19 Dec 2017

The Sampler - 2017 international picks

From The Sampler, 7:30 pm on 19 December 2017

Nick Bollinger takes another listen to a few of the international albums that stood out in 2017

Big Thief

Big Thief Photo: supplied

Capacity by Big Thief

Big Thief is a quartet from Brooklyn, New York, led by Andrienne Lenker, a singer and guitarist who says she’s been writing songs since she was six, and I don’t doubt her.

Capacity by Big Thief

Capacity by Big Thief Photo: supplied

Maybe a novice could have fluked one or two of the songs on Capacity, Big Thief’s terrific second album - and that’s a big maybe - but not a whole set as consistent and delicately balanced as these. Lenker’s lyrics can be confronting. She deals with pain – emotional pain, but often physical pain as well - in tough, visceral imagery. There’s blood and tears in these songs, and probably other bodily fluids too.

There’s so much raw experience on display here that it’s easy to overlook the artistry, but there’s plenty of that in her use of words; she gives you images you feel. At times I wonder if Leonard Cohen is trapped inside this twenty-something woman’s body. But her guitar playing is intricate too, and her melodies are elegant. And she’s got a great band, who can make a good indie rock racket when it’s called for, but also know when to shut up.

Capacity is available on Saddle Creek

Everybody works by Jay Som

Jay Som is the recording name of Melina Duterte, a 23-year-old daughter of Filipino immigrants, based in the San Francisco Bay Area. She got the name Jay Som from a random online baby name generator. It means ‘Victory Moon’.

Everybody Works by Jay Som

Everybody Works by Jay Som Photo: supplied

Her recordings are home studio creations. She plays everything on them herself, which doesn’t mean she can’t sound like a fully raucous indie rock band when she wants to. but there’s also a melodic side to this album, which reveals itself in sweeping, swirling choruses, where her voice and deceptively tricksy guitar licks plant their hooks.

Duterte has classic pop instincts, but a quirky and unique perspective, and an indie-rock rather than major-pop-star budget, which all together is what makes Jay Som’s Everybody Works one of most charming and convincing things I’ve heard this year.

Everybody Works is available on Double Denim

Ctrl by SZA

SZA is pronounced ‘scissor’, which is apt. The opening track finds her detailing how she has taken her revenge on a boyfriend who made the mistake of spending Valentine’s Day in Vegas, rather than with her. And throughout this sharp, funny, and parental advisory debut, SZA delights in showing just how she deals with jealousy, and that she has no intention of playing victim.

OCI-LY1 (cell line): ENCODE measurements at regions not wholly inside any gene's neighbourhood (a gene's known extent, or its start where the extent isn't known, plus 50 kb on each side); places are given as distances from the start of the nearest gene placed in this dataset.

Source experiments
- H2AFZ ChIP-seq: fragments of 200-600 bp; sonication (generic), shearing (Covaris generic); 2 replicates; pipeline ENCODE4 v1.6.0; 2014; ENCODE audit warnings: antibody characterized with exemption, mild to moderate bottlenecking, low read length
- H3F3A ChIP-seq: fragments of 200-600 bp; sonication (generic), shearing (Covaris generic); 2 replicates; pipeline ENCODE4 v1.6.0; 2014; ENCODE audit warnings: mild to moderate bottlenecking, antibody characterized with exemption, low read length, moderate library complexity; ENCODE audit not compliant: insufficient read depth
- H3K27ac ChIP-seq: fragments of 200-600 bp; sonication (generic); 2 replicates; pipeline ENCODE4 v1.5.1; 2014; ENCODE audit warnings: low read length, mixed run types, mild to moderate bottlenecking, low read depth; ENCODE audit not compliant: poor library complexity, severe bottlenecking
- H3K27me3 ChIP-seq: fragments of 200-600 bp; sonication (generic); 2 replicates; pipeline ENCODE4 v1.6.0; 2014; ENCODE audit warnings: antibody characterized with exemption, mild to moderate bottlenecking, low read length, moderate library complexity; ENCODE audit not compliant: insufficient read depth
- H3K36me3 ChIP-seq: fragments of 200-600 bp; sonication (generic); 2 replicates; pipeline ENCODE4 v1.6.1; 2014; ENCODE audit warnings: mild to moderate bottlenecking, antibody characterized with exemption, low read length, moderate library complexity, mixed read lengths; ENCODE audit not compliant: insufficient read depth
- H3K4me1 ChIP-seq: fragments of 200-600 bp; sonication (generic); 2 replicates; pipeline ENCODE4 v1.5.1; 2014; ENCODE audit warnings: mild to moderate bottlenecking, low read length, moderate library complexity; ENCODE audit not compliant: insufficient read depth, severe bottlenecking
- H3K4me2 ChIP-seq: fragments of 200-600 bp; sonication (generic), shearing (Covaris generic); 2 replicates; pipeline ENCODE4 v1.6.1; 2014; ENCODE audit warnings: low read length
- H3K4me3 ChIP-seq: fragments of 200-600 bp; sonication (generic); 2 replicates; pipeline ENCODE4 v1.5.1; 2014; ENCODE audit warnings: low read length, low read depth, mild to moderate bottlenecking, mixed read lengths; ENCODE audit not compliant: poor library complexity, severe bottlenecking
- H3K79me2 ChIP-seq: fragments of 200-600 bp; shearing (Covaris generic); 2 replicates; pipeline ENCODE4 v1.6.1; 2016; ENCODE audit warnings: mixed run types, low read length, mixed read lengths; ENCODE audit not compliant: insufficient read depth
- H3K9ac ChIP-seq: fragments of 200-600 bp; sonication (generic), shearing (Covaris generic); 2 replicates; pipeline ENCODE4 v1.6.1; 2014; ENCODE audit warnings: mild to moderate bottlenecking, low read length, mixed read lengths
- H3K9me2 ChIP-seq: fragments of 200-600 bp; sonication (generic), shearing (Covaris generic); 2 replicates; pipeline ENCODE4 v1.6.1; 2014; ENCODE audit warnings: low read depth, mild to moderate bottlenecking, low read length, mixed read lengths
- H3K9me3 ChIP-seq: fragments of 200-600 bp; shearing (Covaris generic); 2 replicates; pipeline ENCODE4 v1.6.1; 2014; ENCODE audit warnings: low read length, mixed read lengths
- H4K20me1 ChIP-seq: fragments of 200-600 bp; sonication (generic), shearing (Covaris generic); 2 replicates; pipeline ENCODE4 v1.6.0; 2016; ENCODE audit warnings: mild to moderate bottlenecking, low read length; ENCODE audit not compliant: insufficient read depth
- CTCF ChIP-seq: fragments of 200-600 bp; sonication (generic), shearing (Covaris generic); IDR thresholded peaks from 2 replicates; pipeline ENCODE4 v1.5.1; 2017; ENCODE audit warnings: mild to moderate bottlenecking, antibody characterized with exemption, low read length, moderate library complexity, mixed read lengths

Ctrl by SZA

Ctrl by SZA Photo: supplied

SZA is Solana Imani Rowe, originally from St Louis Missouri, and she’s been active behind the scenes for a while, writing songs for other artists including Beyonce and Rihanna. But her own singing is strong and distinctive; an R&B-hip-hop style with jazz inflections, which you can hear in the way she delivers a lyric like ‘Broken Clocks’ and in typically sassy SZA-style, asserts her independence as she recounts her thing for dirty shoes and dirty men.

Kendrick Lamar makes a cameo appearance in an explicit ode to female pleasure and power, ‘Doves In The Wind’. In the song he defers to SZA, without diminishing himself, but it’s not as though she needs anyone else’s approval anyway. Ctrl is a soulful, swaggering and strongly independent statement from the most interesting R&B artist to make a debut album this year.

Ctrl is available on RCA

Big Fish Theory by Vince Staples

The second album by rapper Vince Staples is a dark, unromantic, musically adventurous piece of work.

Big Fish Theory is in a way as much a statement of self-determination as SZA’s Ctrl. Don’t expect revenge sex from Vince, though. He doesn’t want groupies, as he tells us in ‘Love Can Be’. He wants ‘uchies’ – in other words, cold hard cash.

Big Fish Theory by Vince Staples

Big Fish Theory by Vince Staples Photo: supplied

Staples is a compelling rhymer, but what particularly makes his bleak, paranoid soliloquies stand out on Big Fish Theory are the kinetic electronic backdrops he sets them against. It’s a Detroit techno sound, bent around his own rhythms and visions.

Someone called Kendrick’s Damn “experimental music with mass appeal” and that applies equally to this record.

Big Fish Theory is available on ARTium/Blacksmith/Def Jam